[EDITORIALS]Textbook Case Requires CautionHarsh criticism and emotional statements abound in reaction to the Japanese government's refusal to heed to our request to revise controversial Japanese history textbooks. Criticism and outrage are warranted since the Japanese government is allowing the Japanese to give their children a wrong historical perspective by beautifying their past and glossing over the shameful part of their history. Japan should examine closely why President Kim Dae-jung who actively worked toward making the relationship between Korea and Japan a future-oriented one had to say, "This cannot be allowed to happen."
However, we are concerned that despite the president's order to resolutely and calmly resolve the dispute, South Korean government officials are spewing out extreme words. The senior Blue House official who said "Japan will forever regret the current incident" should rethink whether his statement was diplomatically appropriate. The same thing applies to Foreign Minister Han Seung-soo, who dubbed the official Japanese response to the South Korean request for textbook revision "a sly tactic." Former President Kim Young-sam's statement in 1995 that he would make sure "to fix the Japanese attitude" had been a lingering problem throughout his tenure.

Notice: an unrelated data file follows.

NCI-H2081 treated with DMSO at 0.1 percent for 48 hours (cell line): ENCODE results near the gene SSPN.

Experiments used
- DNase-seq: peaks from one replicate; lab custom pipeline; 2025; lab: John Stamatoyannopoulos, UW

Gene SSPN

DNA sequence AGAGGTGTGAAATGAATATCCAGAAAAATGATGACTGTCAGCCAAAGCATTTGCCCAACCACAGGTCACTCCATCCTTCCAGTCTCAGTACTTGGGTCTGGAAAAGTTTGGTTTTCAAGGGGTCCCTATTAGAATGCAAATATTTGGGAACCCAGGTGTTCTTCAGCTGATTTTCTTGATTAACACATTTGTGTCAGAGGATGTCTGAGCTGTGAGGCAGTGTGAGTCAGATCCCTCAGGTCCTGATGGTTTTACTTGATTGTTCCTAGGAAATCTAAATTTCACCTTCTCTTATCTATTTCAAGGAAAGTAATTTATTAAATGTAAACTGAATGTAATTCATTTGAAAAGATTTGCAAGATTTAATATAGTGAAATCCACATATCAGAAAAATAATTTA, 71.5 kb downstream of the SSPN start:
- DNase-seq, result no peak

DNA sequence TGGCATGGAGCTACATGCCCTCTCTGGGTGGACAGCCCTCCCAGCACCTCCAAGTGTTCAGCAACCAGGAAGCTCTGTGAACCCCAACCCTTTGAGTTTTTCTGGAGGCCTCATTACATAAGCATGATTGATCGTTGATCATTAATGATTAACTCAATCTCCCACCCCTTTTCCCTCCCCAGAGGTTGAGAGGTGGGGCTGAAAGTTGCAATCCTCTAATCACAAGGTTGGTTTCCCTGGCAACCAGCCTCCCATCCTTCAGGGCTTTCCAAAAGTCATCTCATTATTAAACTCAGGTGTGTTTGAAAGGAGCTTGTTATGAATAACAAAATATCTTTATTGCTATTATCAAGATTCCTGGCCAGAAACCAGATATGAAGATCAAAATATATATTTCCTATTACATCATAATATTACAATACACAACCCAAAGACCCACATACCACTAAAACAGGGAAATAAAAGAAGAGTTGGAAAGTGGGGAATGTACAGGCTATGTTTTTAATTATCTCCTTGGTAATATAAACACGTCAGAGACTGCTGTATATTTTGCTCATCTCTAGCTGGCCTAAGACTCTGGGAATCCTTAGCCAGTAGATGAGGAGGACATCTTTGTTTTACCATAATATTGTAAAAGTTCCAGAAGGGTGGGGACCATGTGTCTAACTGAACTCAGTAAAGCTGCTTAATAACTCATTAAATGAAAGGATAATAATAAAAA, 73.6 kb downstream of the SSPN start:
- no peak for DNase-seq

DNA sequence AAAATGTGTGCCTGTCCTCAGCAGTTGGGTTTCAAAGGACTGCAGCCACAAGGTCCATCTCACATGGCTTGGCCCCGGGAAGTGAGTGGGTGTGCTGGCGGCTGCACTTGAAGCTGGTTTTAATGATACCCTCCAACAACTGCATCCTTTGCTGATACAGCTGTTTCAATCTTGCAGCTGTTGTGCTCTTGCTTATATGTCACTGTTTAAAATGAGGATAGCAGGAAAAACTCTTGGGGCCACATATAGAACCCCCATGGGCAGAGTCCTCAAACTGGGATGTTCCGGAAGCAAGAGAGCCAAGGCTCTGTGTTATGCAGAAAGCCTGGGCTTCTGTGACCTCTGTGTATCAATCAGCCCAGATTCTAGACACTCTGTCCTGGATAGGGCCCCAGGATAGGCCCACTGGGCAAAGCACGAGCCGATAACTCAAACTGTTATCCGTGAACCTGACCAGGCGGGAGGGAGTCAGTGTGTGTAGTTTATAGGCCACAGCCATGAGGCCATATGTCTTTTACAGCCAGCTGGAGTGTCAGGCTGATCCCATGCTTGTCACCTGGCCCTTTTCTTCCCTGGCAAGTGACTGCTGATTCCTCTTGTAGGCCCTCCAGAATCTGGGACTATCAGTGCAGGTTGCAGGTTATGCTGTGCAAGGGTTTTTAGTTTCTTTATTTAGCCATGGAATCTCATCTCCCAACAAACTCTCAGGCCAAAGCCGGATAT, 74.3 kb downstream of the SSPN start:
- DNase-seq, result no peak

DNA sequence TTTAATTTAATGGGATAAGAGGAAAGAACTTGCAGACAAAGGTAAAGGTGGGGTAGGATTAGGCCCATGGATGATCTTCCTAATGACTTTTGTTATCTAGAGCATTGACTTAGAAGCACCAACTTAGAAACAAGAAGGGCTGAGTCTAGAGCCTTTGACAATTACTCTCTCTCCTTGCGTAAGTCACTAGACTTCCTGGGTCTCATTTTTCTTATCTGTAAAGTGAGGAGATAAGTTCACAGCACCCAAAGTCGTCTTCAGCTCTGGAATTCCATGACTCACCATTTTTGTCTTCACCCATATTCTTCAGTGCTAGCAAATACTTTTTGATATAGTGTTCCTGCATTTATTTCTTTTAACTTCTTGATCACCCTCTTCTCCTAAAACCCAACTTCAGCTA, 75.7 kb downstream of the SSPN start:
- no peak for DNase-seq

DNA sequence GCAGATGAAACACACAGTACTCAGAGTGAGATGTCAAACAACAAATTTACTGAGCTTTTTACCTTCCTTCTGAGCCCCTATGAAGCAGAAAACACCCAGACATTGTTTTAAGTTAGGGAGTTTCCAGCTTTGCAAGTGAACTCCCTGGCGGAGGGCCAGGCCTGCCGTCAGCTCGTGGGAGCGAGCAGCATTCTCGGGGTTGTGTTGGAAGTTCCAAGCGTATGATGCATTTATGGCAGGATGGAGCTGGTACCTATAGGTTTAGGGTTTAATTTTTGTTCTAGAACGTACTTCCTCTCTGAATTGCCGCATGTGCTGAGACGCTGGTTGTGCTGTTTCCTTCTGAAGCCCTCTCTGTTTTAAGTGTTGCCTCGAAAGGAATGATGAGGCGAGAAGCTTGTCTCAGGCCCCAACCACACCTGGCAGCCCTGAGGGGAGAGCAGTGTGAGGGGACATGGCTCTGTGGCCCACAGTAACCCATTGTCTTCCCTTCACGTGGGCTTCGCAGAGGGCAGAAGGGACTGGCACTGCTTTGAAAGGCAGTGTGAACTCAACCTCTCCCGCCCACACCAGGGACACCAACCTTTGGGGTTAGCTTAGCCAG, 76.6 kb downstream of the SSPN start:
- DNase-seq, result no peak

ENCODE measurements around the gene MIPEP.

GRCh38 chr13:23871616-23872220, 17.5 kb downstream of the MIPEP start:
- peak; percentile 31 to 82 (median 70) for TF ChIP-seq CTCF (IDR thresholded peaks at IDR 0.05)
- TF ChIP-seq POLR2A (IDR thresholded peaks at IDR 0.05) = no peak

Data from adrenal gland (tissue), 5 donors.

If the textbook controversy were to have been resolved verbally, it would have been resolved a long time ago. What the South Korean government needs now are not harsh words but a meaningful action. The government should look back and see whether the Japanese wouldn't laugh at its anger and say, "The Koreans will fall on their own if enough time passes." Diplomatic statements should be carefully worded and the government should exhibit its resolve through detailed counter suggestions.
There are a lot of haphazard counter-measures that have little chance of being implemented or effective. There are also a lot of measures that are aimed at merely placating the public. In such time as this, the government should save its words and implement practical, thought-over measures, step by step. What we really need right now is practical policies with strategic thinking and their appropriate implementation.